Well, the cracks are beginning to show. Take for example, Lambda School, which educates students freely up front in computer science, and takes a percentage of their income until they have paid $30,000 back to the school. AND - this is the kicker - they only take their tuition on the back end if the student is employed and making over $50,000/year. This raises a salient question - what if our universities were paid based on employment rather than just delivering education? Alignment of incentives in the 21st century will be one key in transitioning from an all university to a blended, more online education model. With over $1.5 Trillion in student debt outstanding, I believe many people will be forced to be value based shoppers for higher education rather than blind consumers. In addition to aligned incentives between consumers and education institutions, look for more innovation around mixed classroom formats (online+offline), apprenticeship based education models, income sharing agreements instead of student debt, and varying accreditation schemes such as micro/nanodegrees (Coursera, Udacity) that carry heavier weight with employers.
Of course not all education can be online, but in the era of Amazon, which has heavily cannibalized brick and mortar shopping, why can’t higher ed consumers shop for their education online? At the end of the day, innovation in education has a signaling problem not an education problem. Again, I have no hard feelings towards elite higher education establishments. I went to one. I only ask why higher education hasn’t changed more in the internet era.
Clayton Christensen has been predicting for years that 50% of higher education institutions will be bankrupt within a decade or two because of the intense pressures of education moving online. In my observations over the years, generally the more bloated the system, the more pain that is sustained when significant shocks occur (what happens to $1.5T in student debt?). There are many within the bloated system of higher education that may be in the wake of a coming reckoning.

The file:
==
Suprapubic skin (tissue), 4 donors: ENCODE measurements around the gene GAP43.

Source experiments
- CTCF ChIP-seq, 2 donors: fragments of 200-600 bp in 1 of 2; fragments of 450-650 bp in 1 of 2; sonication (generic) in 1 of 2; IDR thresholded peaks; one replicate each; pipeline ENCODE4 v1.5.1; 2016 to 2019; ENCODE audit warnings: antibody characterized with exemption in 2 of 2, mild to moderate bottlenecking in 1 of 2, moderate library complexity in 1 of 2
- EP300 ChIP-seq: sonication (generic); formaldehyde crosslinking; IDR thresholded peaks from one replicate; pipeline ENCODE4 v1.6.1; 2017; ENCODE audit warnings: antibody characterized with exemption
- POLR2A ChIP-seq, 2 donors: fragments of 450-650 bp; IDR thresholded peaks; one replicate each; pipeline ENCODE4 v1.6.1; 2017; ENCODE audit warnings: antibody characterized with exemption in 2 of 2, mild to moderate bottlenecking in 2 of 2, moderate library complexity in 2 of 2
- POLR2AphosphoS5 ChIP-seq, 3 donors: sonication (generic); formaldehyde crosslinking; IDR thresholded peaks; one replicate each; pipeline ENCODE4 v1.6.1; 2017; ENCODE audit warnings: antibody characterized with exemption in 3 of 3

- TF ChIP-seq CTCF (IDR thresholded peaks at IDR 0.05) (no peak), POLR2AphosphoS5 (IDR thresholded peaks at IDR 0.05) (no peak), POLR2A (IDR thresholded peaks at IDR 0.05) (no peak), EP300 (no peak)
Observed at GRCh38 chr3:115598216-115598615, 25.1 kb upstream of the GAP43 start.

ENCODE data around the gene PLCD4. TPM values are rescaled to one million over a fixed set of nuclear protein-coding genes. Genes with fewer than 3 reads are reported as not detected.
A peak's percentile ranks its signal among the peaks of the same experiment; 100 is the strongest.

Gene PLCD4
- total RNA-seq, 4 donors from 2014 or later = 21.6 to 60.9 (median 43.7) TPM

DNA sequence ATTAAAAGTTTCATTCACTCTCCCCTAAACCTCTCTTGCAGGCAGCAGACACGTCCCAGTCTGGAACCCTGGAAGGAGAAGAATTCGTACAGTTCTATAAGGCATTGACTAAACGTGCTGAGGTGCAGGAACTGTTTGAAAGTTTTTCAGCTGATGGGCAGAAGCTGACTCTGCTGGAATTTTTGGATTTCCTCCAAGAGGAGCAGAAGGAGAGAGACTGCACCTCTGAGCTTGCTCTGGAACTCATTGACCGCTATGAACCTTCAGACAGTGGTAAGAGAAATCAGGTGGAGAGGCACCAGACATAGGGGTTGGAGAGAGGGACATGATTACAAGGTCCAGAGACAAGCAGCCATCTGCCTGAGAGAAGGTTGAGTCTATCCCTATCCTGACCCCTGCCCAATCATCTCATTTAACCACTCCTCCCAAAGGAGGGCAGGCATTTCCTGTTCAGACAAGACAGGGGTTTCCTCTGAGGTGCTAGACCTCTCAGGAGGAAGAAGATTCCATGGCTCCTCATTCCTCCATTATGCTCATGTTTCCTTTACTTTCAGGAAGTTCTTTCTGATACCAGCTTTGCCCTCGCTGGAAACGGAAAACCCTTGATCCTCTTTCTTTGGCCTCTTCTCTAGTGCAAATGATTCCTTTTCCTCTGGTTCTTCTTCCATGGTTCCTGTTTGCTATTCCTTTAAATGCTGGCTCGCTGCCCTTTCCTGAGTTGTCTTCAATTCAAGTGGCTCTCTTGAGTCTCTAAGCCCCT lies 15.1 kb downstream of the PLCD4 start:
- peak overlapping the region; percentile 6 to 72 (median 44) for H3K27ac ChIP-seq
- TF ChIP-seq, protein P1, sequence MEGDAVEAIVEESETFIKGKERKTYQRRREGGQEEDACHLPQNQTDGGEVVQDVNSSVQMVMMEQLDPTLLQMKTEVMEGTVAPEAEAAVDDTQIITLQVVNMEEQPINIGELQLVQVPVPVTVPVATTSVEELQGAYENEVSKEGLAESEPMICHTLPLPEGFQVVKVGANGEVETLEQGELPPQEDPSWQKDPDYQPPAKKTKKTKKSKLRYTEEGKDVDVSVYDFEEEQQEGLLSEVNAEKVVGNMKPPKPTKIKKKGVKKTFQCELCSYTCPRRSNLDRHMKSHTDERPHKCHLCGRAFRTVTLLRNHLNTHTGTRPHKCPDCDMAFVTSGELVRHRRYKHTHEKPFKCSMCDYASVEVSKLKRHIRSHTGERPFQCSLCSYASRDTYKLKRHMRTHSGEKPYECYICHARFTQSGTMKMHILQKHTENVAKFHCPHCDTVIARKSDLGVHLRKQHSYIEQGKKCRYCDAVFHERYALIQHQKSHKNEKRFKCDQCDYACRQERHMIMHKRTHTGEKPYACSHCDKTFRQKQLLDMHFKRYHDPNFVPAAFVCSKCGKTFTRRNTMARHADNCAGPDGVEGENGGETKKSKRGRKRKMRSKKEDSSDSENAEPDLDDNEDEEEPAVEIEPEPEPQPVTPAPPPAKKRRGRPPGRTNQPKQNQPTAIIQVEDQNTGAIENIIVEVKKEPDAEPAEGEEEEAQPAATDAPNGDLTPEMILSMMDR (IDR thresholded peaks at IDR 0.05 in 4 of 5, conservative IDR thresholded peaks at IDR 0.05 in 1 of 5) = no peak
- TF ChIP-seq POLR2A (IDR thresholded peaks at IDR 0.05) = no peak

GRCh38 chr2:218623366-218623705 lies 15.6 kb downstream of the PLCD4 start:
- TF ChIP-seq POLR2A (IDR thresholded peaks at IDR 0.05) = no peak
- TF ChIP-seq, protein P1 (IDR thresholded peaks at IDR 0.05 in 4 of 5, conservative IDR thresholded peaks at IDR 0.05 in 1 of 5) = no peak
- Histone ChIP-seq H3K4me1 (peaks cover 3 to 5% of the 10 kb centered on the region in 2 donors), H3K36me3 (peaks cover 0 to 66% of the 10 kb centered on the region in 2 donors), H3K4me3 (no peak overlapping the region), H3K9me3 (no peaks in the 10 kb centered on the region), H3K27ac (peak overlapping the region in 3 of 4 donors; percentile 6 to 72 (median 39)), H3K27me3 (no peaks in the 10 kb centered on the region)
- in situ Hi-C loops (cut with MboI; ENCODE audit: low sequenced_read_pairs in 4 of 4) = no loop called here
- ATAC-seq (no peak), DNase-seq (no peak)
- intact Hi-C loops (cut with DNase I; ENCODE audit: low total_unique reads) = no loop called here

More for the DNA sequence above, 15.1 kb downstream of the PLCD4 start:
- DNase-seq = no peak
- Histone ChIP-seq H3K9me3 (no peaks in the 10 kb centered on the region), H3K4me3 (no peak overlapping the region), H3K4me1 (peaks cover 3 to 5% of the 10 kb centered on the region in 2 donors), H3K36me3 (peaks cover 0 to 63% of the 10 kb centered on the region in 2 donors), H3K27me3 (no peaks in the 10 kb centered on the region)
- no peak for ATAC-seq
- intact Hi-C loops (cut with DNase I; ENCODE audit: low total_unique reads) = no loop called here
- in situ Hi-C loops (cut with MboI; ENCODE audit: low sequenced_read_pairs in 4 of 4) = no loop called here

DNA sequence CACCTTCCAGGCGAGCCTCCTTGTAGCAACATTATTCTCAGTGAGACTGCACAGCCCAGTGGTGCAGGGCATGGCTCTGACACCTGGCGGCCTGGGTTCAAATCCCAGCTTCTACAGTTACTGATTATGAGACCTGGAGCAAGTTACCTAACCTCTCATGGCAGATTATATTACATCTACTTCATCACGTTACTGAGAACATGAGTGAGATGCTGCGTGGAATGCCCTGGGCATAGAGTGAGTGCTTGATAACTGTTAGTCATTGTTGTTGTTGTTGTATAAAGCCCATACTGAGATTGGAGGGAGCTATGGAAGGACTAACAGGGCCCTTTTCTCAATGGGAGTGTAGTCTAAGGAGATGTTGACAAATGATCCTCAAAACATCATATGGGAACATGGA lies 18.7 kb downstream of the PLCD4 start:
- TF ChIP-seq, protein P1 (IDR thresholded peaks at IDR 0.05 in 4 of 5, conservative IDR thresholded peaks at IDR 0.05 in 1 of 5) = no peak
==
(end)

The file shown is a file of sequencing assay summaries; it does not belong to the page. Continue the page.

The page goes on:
A few extra links:
- TOP READ: Howard Marks' Memo 'Growing the Pie'
Once again, Marks shows his wit in explaining the fallacy in progressive left economic policies. See the quote of the week.
It is always fun to play the 'what if' game with history. This piece goes in depth into 'what if' Nazi Germany conquered Britain. History only happens one way, but asking 'what if' can yield interesting counterfactuals that may offer lessons to be learned.
Niels Jensen puts out interesting letters and this one takes aim at the declining life expectancy of the poor in the US, UK, and Italy. Worth a read.
Long, but worth reading for the national policy section, starting on page 42.
This is one of the biggest advantages to being in the Berkshire Hathaway fold, but it hardly ever gets discussed. As more companies come under Buffett's purview, the more the executives are able to share best practices, new ideas, and collaborate in an owner-oriented fashion. This culture has paid massive dividends over the long run and has been a big part of the continued success at Berkshire.
I normally don't share science-y articles here, but this one was too good not to pass on for a couple of reasons. While some may dismiss this piece as a collection of pretentious and grandiose claims about the actual day the dinasaurs died, I want to point out two things. First, without their extinction, the age of the mammal may never have arrived. Second, this is a great lesson on living an antifragile life - never forget that your business, your job, your spouse, your very life could be taken in the blink of an eye.
Thinking about the world through the lens of various mental models can help us simplify complexity. This allows us to make decisions without knowing 100% of the information at any given time.
Key takeaway here: while the multifamily asset class has become somewhat overheated, industrial seems to still offer solid value as US manufacturing picks up due to automation.
While I don't necessarily agree with a 100% libertarian take on fiat currency and governance, Mike and Alok make some great points around having alternatives to currencies in existence today.